RealTime IT News

Rivals Rush to Crush Trojan Horse Wireless Bug

Two rival virus protection firms arrived at conclusions to the same wireless bug Tuesday with the introduction of solutions to the Trojan Horse, known as "PalmOS/LibertyCrack."

McAfee appears to have beaten Trend Micro Inc. to the punch, announcing the availability of its VirusScan Wireless tool Monday night. Its competitor trumpeted its solutions a couple hours into Tuesday morning.

The bug, discovered this past Saturday, disguises itself on Web sites as an enabler for a popular gaming application called "Liberty." When users run what they think is access software for the full version of the game, they are infected with the Trojan. Once infected, all applications on the users' personal digital assistant's are deleted.

Sal Viveros, director of product marketing for McAfee, confirmed that because the bug did not spread from e-mail server to e-mail server or network to network, it remains low risk; it devoured only the applets on the device on which it was downloaded.

However, Viveros said users should be aware that hackers and virus writers now have a "roadmap" in terms of scripting a malicious code for wireless appliances.

"Unfortunately, there is now a blueprint for other code writers to do a concept virus like this," Viveros told InternetNews.com Tuesday afternoon. "Now we have to worry about copycats just as we did for the Melissa virus. And, with handhelds, people don't always scan for viruses, so there is an entry point left open."

"We'll be keeping a close eye out now for copycats," Viveros said."

Trend Micro, too, downplayed the bug in a company press statement, saying that although users had complained of the bug via Internet Relay Channels, the firm considered it to be a "very low risk."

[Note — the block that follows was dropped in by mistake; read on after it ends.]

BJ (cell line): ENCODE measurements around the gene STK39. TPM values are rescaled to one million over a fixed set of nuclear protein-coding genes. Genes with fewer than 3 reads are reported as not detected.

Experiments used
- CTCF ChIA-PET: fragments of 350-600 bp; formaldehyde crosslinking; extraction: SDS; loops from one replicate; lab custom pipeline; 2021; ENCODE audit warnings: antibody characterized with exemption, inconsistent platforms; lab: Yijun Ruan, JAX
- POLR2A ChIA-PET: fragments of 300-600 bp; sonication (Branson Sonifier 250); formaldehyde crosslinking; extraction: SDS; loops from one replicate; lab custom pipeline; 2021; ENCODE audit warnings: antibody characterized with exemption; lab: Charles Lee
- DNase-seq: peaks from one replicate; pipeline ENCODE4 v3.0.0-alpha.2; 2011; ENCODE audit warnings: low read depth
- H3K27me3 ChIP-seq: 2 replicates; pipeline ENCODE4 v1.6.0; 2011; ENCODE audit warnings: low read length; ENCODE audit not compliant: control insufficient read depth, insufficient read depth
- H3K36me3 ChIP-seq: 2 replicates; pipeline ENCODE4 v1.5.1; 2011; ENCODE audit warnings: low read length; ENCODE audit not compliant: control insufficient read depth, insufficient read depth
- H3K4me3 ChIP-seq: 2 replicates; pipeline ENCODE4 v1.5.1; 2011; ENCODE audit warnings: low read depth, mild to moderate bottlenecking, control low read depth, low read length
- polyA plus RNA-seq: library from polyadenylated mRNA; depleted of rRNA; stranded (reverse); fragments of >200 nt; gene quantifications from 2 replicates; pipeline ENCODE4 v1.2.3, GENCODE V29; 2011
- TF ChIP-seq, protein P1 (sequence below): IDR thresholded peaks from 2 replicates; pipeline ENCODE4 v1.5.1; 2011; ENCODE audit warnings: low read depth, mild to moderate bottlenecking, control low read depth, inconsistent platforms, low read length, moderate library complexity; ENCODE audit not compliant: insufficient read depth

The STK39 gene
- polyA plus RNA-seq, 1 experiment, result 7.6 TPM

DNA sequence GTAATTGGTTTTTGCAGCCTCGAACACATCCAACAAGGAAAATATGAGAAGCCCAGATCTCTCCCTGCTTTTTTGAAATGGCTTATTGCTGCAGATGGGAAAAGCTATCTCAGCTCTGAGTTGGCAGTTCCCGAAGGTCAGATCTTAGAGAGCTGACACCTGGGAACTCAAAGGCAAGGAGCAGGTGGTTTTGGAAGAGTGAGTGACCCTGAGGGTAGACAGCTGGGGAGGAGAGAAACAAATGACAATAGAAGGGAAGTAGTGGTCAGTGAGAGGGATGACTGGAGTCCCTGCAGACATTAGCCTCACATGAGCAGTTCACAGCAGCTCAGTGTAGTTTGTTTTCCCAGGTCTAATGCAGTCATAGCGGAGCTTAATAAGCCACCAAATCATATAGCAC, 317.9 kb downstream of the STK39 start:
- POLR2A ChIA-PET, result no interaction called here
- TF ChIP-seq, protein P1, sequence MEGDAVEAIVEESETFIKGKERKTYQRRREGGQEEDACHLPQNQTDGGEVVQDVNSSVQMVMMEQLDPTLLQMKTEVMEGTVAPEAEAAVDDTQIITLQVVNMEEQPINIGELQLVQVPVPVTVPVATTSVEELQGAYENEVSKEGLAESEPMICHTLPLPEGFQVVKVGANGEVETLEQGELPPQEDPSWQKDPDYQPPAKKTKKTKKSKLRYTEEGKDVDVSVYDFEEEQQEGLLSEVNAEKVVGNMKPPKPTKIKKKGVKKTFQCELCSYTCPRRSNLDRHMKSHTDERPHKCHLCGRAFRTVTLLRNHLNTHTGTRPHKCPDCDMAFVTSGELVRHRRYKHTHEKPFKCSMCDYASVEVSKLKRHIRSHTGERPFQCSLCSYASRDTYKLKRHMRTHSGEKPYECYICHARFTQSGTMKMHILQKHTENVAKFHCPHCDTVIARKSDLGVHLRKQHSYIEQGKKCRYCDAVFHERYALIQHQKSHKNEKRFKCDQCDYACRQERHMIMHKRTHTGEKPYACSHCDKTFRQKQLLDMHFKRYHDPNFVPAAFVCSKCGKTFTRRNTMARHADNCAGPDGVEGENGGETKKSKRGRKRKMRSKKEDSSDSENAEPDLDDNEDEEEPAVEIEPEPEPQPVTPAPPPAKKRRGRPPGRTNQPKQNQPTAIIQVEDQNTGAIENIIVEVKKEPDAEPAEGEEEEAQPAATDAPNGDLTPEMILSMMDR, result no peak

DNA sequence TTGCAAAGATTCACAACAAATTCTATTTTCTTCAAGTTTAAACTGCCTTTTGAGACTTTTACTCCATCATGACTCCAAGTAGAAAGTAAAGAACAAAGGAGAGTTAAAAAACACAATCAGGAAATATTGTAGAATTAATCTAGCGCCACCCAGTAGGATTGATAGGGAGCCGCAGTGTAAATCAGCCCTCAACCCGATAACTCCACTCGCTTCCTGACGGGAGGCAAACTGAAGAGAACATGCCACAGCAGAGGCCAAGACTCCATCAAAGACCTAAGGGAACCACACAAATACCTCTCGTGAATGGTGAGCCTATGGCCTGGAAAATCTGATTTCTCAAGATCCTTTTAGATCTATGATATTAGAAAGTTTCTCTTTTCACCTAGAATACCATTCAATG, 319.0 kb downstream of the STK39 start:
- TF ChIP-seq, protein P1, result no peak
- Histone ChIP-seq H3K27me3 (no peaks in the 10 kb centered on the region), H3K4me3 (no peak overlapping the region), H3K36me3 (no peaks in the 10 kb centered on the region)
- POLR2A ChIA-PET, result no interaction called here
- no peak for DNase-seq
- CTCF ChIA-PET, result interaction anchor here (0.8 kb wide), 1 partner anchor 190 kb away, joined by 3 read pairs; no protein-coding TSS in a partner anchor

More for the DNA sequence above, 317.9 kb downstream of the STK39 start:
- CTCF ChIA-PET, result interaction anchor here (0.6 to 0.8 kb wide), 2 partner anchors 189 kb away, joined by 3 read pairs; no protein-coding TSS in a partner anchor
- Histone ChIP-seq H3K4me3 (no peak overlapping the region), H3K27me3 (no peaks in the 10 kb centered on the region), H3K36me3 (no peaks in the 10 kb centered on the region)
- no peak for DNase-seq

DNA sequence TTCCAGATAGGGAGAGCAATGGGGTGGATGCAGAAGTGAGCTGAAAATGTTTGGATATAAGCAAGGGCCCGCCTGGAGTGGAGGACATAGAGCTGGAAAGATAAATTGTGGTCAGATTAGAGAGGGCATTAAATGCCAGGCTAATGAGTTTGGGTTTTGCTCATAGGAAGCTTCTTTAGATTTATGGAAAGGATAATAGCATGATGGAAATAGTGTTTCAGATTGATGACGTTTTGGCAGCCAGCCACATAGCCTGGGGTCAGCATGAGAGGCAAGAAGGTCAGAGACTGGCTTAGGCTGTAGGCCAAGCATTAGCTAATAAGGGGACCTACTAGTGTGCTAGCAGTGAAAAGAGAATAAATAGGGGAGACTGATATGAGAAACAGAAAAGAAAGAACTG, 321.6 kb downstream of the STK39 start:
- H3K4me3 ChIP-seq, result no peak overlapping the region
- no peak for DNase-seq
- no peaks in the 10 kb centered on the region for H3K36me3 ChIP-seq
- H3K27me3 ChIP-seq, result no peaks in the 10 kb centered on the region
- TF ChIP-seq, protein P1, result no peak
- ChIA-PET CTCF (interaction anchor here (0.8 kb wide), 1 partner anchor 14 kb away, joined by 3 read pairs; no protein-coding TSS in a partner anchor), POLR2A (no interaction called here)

Still, that did not stop Trend Micro from issuing the following cautionary advisory.

"It is not clear at this time if the Palm_Liberty.A trojan is targeting specific versions of the Palm OS," the statement said. "Because of this Trend Micro advises all Palm Pilot and Handspring users to exercise extreme caution when downloading programs over the Internet."

Trend Micro's Public Education Director David Perry told InternetNews.com Tuesday the Trojan was actually a bug and not a virus because it doesn't replicate.

"What we try to do is not wait for things to get to the PC -- that's not good enough anymore," Perry explained. "We want to get to bugs before they enter the organization -- pre-proxy, pre-firewall, and pre-gateway."

Perry said the Palm Trojan bug was a milestone in that security specialists are getting a glimpse of what the future might be like if malicious wireless codes come to know full interoperability.

"We'd have to get stung pretty bad before we all cracked down and did something about it," Perry said. "But with this new bug I'd be willing to bet money that it won't appear anywhere else because people have to actually download it and now everyone is aware."

Trend Micro said users may restore infected Palm devices using the HotSync manager by setting the System conduit to "Desktop overwrites Handheld."

While McAfee has one clear-cut answer with its VirusScan Wireless tool, Trend Micro has created updated virus pattern file No. 764 to detect and clean this Trojan and has released it here.

Trend Micro offers a protection suite, including security for the Internet gateway and at the desktop with Update InterScan® VirusWall® and Update OfficeScan™ Corporate Edition, respectively.

For home and mobile users, there is Update PC-cillin® Trend Micro's consumer desktop answer and Use HouseCall™, Trend Micro's free online virus scanner at to detect and delete this Trojan.

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